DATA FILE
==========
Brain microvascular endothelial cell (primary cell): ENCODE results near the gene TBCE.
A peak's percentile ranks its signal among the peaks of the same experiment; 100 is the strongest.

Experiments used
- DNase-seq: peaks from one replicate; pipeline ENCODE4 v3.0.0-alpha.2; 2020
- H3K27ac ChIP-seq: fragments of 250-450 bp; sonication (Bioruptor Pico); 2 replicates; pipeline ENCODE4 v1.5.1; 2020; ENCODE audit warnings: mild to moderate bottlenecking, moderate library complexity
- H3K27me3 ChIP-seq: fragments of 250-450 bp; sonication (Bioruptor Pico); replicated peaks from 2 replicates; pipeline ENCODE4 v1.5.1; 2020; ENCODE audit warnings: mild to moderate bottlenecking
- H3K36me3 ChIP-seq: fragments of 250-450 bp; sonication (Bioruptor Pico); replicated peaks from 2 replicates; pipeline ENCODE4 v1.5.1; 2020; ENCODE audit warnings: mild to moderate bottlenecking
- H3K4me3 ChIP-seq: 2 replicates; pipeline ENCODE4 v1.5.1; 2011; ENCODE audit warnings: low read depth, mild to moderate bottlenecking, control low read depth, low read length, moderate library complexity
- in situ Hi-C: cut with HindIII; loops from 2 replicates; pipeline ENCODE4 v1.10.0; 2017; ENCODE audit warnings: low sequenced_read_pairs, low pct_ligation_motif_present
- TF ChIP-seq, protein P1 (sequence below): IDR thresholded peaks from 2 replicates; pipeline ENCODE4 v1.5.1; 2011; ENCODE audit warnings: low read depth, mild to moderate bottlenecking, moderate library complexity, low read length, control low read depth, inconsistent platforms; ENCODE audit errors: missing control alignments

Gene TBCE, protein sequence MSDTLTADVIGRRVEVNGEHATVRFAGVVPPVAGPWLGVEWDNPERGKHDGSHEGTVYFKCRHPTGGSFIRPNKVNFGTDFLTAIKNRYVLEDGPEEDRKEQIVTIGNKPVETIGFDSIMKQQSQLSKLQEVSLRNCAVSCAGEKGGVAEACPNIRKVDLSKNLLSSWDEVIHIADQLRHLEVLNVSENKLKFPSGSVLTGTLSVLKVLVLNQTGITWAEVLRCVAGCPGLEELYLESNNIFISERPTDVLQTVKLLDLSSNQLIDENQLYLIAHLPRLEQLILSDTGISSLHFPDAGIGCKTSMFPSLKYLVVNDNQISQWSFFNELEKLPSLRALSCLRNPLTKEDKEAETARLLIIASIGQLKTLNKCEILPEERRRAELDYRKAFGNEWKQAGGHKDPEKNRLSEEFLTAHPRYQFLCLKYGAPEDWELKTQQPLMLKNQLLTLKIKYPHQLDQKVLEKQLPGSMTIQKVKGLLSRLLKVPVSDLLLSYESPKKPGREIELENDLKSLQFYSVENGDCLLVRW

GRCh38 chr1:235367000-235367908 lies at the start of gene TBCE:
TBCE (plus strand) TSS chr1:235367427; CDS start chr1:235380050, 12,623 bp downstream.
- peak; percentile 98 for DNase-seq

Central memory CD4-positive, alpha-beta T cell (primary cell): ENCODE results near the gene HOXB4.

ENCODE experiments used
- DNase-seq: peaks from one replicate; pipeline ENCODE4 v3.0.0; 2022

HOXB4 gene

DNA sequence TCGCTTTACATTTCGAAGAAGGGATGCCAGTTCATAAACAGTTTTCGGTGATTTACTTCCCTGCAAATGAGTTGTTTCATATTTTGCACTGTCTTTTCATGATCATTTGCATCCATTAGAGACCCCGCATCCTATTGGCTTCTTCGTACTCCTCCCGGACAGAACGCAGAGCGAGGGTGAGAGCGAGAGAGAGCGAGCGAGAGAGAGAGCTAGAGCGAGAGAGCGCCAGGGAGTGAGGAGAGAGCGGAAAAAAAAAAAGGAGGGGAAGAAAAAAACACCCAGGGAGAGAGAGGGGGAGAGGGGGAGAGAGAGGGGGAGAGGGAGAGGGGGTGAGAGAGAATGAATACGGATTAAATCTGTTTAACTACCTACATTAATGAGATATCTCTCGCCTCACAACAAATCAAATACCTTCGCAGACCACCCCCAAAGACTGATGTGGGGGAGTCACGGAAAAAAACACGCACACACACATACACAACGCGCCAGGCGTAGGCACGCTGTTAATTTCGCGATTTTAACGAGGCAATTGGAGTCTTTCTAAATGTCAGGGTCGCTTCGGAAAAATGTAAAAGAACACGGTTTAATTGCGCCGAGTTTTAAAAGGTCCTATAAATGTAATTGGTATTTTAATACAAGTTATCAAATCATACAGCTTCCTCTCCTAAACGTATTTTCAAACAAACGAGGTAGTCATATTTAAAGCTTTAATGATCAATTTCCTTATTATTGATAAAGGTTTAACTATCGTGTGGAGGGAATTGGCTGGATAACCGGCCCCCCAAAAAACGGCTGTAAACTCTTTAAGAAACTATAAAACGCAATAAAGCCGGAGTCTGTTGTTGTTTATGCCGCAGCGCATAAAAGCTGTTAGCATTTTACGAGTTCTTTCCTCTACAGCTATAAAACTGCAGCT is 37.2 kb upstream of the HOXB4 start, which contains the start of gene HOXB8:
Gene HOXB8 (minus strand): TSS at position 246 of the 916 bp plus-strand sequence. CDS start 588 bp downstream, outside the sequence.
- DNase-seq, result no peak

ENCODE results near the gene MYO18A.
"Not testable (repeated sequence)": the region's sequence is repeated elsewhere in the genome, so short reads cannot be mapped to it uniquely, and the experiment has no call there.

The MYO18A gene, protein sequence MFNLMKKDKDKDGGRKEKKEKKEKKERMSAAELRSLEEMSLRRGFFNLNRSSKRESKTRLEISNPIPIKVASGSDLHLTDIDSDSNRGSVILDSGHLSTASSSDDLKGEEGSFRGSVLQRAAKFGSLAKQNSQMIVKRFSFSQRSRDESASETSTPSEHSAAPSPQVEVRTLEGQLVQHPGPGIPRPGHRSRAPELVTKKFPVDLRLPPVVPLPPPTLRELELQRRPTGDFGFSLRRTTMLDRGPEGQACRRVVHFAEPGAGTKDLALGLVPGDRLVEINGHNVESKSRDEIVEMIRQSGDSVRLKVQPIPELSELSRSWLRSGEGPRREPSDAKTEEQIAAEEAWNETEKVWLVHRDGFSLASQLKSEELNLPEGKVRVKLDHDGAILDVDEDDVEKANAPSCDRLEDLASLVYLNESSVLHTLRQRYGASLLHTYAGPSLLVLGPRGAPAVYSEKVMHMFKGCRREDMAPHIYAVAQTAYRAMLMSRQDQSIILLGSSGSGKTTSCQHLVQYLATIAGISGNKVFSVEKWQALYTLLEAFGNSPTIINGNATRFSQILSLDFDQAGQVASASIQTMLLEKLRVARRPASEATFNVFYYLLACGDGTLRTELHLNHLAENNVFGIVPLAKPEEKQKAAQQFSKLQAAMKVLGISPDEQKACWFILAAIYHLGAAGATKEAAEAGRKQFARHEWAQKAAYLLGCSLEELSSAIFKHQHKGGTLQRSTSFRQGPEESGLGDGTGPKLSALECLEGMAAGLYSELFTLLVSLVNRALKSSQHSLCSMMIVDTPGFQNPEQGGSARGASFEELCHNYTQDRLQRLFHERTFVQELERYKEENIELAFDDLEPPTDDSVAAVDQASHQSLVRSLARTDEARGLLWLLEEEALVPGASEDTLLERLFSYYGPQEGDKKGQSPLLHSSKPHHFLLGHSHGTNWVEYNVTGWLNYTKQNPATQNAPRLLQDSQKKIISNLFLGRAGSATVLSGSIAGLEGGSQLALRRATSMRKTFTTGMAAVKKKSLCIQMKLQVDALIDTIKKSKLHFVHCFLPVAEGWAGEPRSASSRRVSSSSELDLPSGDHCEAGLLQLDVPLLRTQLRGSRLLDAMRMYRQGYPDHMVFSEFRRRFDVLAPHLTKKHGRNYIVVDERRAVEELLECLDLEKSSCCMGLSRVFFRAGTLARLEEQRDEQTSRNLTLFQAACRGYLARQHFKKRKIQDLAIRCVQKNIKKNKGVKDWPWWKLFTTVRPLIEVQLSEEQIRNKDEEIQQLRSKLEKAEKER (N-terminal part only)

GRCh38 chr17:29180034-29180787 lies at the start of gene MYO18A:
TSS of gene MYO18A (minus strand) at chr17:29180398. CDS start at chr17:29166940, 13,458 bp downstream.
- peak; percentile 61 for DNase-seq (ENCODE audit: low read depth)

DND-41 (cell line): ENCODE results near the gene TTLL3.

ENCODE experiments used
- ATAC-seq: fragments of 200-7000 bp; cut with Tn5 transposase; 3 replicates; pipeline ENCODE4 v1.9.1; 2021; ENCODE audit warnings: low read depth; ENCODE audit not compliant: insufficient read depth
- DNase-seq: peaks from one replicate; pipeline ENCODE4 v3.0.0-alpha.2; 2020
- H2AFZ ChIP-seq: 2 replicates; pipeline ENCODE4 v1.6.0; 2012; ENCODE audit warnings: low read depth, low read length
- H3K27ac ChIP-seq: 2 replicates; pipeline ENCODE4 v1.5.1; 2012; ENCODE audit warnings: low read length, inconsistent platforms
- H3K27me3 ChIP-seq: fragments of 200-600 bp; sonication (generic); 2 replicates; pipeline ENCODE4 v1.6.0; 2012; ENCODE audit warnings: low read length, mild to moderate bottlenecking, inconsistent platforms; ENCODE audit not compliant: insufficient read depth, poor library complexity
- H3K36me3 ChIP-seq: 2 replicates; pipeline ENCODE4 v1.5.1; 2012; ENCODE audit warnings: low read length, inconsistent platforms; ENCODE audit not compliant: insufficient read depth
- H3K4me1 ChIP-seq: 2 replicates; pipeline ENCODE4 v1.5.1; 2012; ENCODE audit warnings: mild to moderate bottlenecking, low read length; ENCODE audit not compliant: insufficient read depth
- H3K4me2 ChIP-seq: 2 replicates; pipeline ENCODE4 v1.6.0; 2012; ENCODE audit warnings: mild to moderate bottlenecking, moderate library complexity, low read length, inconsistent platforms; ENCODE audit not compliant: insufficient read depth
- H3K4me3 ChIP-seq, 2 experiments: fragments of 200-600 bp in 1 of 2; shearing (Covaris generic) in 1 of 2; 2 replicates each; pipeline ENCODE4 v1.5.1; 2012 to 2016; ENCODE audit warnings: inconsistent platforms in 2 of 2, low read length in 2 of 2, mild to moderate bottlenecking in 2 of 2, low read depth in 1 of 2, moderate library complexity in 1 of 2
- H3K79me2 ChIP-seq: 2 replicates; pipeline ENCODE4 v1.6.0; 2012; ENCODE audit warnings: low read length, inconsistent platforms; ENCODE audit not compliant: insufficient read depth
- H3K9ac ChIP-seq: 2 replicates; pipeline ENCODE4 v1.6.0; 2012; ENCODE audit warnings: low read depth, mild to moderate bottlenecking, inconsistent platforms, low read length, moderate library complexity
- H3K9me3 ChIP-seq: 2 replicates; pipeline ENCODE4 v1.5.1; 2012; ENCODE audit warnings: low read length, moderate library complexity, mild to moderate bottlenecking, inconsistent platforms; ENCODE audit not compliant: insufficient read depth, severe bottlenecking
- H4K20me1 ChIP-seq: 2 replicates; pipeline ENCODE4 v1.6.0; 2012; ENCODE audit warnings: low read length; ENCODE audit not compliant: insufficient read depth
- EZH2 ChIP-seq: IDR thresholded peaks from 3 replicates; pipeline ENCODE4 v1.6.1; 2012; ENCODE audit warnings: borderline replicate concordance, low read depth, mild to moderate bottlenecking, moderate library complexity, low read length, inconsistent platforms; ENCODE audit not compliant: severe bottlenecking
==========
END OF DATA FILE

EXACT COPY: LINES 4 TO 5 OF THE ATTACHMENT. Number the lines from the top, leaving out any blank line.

- DNase-seq: peaks from one replicate; pipeline ENCODE4 v3.0.0-alpha.2; 2020
- H3K27ac ChIP-seq: fragments of 250-450 bp; sonication (Bioruptor Pico); 2 replicates; pipeline ENCODE4 v1.5.1; 2020; ENCODE audit warnings: mild to moderate bottlenecking, moderate library complexity